El Segundo, Calif. - Media-type tablets like the Apple iPad and Galaxy Tab will outsell traditional tablet PCs around the world by 10:1 from 2010 to 2015, research company IHS iSuppli forecasts.
During the five-year period, 888.7 million media tablets will ship compared to 88.8 million PC tablets (see chart), IHS said.
In 2015, 45.2 million PC tablets will ship, growing at a compound annual growth rate of 81.5 percent from 2.3 million units in 2010. Shipments of media tablets in 2015, in contrast, will hit 262.1 million for a CAGR of 72.1 percent from 2010 shipments of 17.4 million.
"Because the tablet form factor will favor media consumption-rather than content creation-media tablets will massively outsell their PC-type tablet alternatives," explained Rhoda Alexander, IHS monitor research director. Nonetheless, PC-type tablets will continue to fill a need, she said.
IHS pointed out that media tablets are typically slate-style devices using a mobile operating system, ARM-based or mobile CPU, and a touchscreen as the primary interface. PC tablets, in contrast, use a slate or convertible/hybrid form factor based on Atom or x86 architecture, and they incorporate a full PC operating system such as Windows 7, Linux, or Mac OS.
Media tablets are used mainly for Web browsing, social networking, email, and consumption of such media as video, music, e-books/magazines and games, the company explained. Their touch-friendly applications evolved from the smartphone industry, whereas PC-based tablets "have incorporated touch, but made poor use of it in the past, burdened by legacy applications heavy with pull-down menus and a dizzying array of choices," the company said.
Nonetheless, PC-based tablets still meet a need despite "the slow boot-up time, the tendency to crash or freeze and the awkwardness of the touch integration," the company continued. "They are designed for work, allowing users to quickly accomplish data input, analysis and creation-oriented tasks that are still less than realistic to perform on a media tablet."
Although improved productivity applications, additional functionality and expanded access to the cloud "will all work to expand the functionality of media tablets, it is not clear that they will be able to cross the line from consumption to creation devices for many in the corporate environment," IHS said.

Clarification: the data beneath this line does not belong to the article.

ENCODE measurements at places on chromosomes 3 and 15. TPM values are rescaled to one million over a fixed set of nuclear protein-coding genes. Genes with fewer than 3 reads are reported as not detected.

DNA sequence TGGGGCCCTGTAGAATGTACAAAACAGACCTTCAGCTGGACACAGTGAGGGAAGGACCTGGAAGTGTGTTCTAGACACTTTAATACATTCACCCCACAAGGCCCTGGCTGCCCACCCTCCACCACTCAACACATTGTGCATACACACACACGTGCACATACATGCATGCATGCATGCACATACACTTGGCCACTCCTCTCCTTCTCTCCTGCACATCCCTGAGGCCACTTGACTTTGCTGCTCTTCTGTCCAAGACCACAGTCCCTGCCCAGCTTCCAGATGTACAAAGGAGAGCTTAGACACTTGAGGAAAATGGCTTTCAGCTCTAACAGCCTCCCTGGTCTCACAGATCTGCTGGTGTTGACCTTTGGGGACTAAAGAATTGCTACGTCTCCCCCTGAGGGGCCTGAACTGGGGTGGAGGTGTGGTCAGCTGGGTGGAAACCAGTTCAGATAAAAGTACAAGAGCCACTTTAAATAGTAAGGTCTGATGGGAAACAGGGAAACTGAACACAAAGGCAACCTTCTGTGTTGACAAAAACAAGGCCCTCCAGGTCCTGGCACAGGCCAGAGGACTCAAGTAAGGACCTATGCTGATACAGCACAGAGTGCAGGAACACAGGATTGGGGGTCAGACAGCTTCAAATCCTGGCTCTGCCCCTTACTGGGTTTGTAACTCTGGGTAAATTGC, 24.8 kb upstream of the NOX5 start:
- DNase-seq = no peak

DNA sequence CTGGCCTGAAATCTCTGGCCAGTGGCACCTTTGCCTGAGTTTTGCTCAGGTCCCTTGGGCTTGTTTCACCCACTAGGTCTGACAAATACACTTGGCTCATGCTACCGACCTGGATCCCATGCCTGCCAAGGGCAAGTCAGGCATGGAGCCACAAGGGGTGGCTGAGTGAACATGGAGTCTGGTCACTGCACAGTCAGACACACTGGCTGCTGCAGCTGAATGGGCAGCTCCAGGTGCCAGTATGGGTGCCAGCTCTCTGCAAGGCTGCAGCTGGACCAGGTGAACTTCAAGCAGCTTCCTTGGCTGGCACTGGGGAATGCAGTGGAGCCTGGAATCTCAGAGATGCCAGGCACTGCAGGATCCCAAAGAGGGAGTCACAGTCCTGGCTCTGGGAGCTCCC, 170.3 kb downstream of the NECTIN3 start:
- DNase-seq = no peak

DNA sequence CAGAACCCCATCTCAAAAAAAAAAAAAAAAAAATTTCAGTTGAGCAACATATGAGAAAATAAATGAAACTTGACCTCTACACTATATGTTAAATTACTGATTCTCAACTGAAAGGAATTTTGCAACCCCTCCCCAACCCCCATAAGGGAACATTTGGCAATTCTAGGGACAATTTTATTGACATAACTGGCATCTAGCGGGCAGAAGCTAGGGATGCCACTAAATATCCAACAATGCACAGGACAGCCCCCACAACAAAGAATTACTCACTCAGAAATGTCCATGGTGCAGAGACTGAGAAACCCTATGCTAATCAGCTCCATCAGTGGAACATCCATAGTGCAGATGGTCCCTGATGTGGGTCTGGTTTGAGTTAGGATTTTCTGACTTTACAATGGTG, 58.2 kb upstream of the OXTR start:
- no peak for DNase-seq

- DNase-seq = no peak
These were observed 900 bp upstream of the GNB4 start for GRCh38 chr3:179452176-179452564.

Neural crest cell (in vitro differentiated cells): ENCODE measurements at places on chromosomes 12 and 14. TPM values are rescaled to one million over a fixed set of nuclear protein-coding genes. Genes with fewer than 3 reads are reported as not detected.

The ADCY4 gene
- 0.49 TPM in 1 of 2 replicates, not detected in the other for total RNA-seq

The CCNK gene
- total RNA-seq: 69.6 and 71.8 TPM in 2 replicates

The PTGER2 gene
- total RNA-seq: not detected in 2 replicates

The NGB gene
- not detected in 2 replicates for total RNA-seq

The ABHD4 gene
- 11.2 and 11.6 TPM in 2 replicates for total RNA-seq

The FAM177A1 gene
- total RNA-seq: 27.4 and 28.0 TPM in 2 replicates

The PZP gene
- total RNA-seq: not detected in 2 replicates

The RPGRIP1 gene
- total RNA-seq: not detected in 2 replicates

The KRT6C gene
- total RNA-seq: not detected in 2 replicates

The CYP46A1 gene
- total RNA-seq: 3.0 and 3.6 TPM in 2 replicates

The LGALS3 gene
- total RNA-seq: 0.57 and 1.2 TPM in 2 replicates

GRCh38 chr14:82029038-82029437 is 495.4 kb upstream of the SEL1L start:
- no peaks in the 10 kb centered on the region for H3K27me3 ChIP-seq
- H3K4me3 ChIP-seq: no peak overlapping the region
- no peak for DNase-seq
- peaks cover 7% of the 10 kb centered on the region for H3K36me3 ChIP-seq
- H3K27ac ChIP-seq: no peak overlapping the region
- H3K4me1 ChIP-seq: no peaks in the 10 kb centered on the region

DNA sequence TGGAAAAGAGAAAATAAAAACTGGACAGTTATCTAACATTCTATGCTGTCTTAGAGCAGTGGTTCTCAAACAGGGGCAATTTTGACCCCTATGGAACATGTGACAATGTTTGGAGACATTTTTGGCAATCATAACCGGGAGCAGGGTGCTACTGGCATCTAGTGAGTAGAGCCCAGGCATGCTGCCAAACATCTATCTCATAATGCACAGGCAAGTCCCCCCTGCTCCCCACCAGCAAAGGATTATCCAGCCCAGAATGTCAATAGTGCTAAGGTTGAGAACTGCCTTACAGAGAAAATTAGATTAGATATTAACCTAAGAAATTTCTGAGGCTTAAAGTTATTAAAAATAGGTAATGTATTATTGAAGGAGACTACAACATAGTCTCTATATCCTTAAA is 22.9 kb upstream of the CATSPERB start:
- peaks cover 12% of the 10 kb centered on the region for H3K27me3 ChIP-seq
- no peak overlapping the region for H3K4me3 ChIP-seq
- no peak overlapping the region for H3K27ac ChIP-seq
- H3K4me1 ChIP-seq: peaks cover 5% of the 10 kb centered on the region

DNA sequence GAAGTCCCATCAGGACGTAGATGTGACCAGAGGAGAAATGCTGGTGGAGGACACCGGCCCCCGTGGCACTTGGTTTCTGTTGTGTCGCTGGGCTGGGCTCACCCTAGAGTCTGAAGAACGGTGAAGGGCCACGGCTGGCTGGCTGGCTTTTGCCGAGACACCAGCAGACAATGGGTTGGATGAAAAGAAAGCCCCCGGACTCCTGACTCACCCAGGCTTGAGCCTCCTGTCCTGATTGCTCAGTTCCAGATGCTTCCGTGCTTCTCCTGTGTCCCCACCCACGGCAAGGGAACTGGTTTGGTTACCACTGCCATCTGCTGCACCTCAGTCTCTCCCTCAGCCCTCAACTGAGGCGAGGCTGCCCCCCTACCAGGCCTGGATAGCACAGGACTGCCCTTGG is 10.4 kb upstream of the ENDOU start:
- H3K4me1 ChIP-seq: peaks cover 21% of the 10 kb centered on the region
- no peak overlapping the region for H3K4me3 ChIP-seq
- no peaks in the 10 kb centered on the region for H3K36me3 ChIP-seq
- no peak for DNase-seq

However, the emergence of hybrid products that combine aspects of both types of tablets, the company continued, "holds promise for providing a bridge between the universes, allowing data-intensive workers access to the full functionality they have grown to rely on in a fully configured PC system while still providing access to the speed and ease of use of a mobile system."
Such hybrids function as a media tablet in a mobile environment but "convert to a full operating system when linked to a docking station," which also allows for the easy incorporation of such peripherals as full-sized keyboards and additional displays, the company explained.
The hybrid approach "offers an opportunity for PC vendors to continue to distinguish their products from the growing competition in the mobile arena and will eventually work to slow the growth in the pure media tablet category," IHS said. "As appealing as the media tablets are, many users still need a more robust system."
Wider adoption of hybrids, however, will take several years because of outstanding issues that need to be resolved, the company continued. One is startup time. "While fully configured PC tablets are unlikely to match the start-up speed of a media tablet in the short term, substantial effort is being invested in narrowing the current significant time gap between the two devices."
A second issue is Microsoft's Windows 8 operating system, said to improve touch performance and further evolve tablet PC's graphics-based menus to make them more suited to a touch interface in mobile and docked mode. "The timing and performance of this release will be critical," IHS said. The company doesn't expect the OS to be launched until mid- to late 2012, and it will be 18 to 24 months "before there is significant business adoption," the company forecast.